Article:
Pre-columns, guard columns, retention gaps, DuraGuards, EZ-Guards - these are just a few of the names used in capillary GC to indicate a certain type of inlet section on the capillary column. From a technical point of view they are all the same. They consist of a small piece of fused silica, usually 1 - 5 meter in length, installed in front of the analytical column. The coupling with the analytical column is done using various types of connectors. In case of EZ-Guard columns the pre-column is an integrated part of the analytical column without the need for an extra coupling. All of these pre-columns are made of uncoated but deactivated fused silica tubing. More precisely they are almost uncoated. They are coated and deactivated using a thin layer of stationary phase. The film thickness of this layer is only a fraction of that to be found on the analytical column even when compared to the thinner film columns of 0.10 µm.
The difference between pre-columns
The main difference is only their naming, which is directly linked to their usage.
Retention gaps are used to introduce a liquid sample into the analytical column via (cold) on-column or splitless injection techniques. Retention gaps are essential to obtain small injection bands, narrow sample peaks and maintain column efficiency if these injection techniques are applied.
Pre-columns are referred to as guard columns when their main purpose is to protect the analytical column from contamination and it allows the injection of relatively „dirty samples“ on the column. Obviously pre-columns are often used both as retention gap and as guard column at the same time e.g. in case of on-column injections of dirty samples. Also the DuraGuard/EZ-Guard columns can be used either way.
Which pre-column polarity do I need?
As mentioned, the pre-column is coated and deactivated with a thin layer of stationary phase with a certain polarity. A coating with a 100 % methylpolysiloxane phase will result in a non-polar pre-column; polyethylene glycol phases in polar ones. The stationary phase used for deactivation of the guard column piece for EZ-guard columns is always identical to the stationary phase of the analytical column. In case of separately installed pre-columns the polarity of the analytical column can be different from the polarity of the pre-column. In practice this will rarely happen. It is the choice of sample solvent, which will dictate the choice of pre-column polarity.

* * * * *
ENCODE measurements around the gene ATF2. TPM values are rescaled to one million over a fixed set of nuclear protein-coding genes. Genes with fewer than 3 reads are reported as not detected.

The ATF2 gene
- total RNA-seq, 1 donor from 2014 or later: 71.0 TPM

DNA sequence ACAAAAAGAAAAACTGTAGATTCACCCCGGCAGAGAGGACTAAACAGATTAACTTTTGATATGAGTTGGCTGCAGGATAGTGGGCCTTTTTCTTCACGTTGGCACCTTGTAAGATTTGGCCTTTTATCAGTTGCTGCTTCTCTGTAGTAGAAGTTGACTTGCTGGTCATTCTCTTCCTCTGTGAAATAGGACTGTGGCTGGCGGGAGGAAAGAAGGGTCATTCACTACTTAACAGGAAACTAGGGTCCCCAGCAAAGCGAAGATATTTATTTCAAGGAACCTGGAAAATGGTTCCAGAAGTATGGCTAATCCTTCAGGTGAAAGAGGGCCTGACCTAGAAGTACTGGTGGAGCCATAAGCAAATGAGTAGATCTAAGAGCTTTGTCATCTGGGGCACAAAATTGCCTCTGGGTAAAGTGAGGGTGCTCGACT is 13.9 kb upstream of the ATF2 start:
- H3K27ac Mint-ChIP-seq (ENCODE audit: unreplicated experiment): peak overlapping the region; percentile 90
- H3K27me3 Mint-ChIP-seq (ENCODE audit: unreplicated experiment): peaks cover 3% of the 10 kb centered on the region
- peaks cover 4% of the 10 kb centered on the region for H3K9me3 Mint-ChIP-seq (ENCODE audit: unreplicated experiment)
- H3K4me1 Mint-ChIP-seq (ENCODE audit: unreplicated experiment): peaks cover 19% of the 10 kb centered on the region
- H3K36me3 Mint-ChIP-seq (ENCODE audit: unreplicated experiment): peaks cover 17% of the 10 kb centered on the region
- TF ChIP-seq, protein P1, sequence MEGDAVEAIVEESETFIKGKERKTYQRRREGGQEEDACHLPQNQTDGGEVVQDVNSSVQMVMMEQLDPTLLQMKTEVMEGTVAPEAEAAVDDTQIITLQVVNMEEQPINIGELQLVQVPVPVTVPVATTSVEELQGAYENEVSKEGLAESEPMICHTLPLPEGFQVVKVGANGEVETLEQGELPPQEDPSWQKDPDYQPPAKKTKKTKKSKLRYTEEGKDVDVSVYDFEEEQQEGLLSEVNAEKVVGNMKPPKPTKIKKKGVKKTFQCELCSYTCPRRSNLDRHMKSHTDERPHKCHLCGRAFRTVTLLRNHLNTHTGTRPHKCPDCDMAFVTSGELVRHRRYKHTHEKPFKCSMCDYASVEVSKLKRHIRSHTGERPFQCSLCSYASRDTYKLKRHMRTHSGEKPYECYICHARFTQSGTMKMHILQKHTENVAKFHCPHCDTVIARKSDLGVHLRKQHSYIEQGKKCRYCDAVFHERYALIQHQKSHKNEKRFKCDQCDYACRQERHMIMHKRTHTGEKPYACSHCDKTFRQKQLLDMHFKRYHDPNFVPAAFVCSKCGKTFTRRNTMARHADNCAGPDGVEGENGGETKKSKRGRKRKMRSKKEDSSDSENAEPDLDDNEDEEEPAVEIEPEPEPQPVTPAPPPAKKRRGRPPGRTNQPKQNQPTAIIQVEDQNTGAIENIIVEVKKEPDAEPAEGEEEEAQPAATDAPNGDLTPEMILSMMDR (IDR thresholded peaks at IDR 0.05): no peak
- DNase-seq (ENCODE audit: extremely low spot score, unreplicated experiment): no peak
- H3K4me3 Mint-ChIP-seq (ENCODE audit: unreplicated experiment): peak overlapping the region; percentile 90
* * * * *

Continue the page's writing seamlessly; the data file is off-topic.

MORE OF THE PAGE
If the polarity-columns are checked the appropriate polarity-
The table above indicates pre-column polarity and solvent compatibility. In general non-polar pre-columns should be combined with apolar solvents, polar solvents with polar pre-columns. There is however some overlap possible in the intermediate polar solvents. A fairly polar solvent like e.g. Isopropanol can be combined with an either apolar, polar or medium polar pre-columns. However, it is important to note that especially in cases where the pre-column is used as retention gap for on-column injections this compatibility issue is crucial. The liquid sample solvent should be evenly spread on the entire phase layer of the pre-column in order to obtain good sample focusing and prevent peak splitting. This can only occur when there is a good polarity match between solvent and pre-column. The nature of the analytes as such plays a minor role in the pre-column polarity choice.
Which pre-column length do I need?
The determination of the length of the pre-column depends on application, injection technique and some other factors. For those applications where it is used as guard column the length is not very critical. In most cases the interfering contaminants will be trapped in the first meter of the guard column. One meter is often enough. However, it is more practical to work with a longer length guard column, as is the case for EZ-guards columns. The front-end of the EZ-Guard can be cut off when it becomes too contaminated. Monitoring of the column efficiency and peak symmetry will indicate the moment to remove the first section of the guard column. Cutting off one meter will be sufficient in most cases.
Retention gap lengths are determined differently. During a splitless injection the retention gap usually functions as an extension of the injector liner. It prevents the injector from getting overloaded. As a result the volume of the retention gap for splitless is linked directly to the total vapor volume of the sample solvent. The analytes are „cold trapped“ in the stationary phase at the front of the analytical column. The length of the retention gap needed depends on injected volume, type of solvent, injector temperature, column head pressure and internal diameter of the retention gap. The table below shows some retention gaps lengths for 1 µl of solvents at 250 °C and 100 kPa (14.5 psi). It is clear that the 530 µm retention gaps are the most practical because of their shorter length. Water in particular has a large vapour volume and that has its effect on the retention gap length. In practice one installs 25 % extra retention gap length just to be on the safe side.
Our GC Calculator can help calculating those volumes.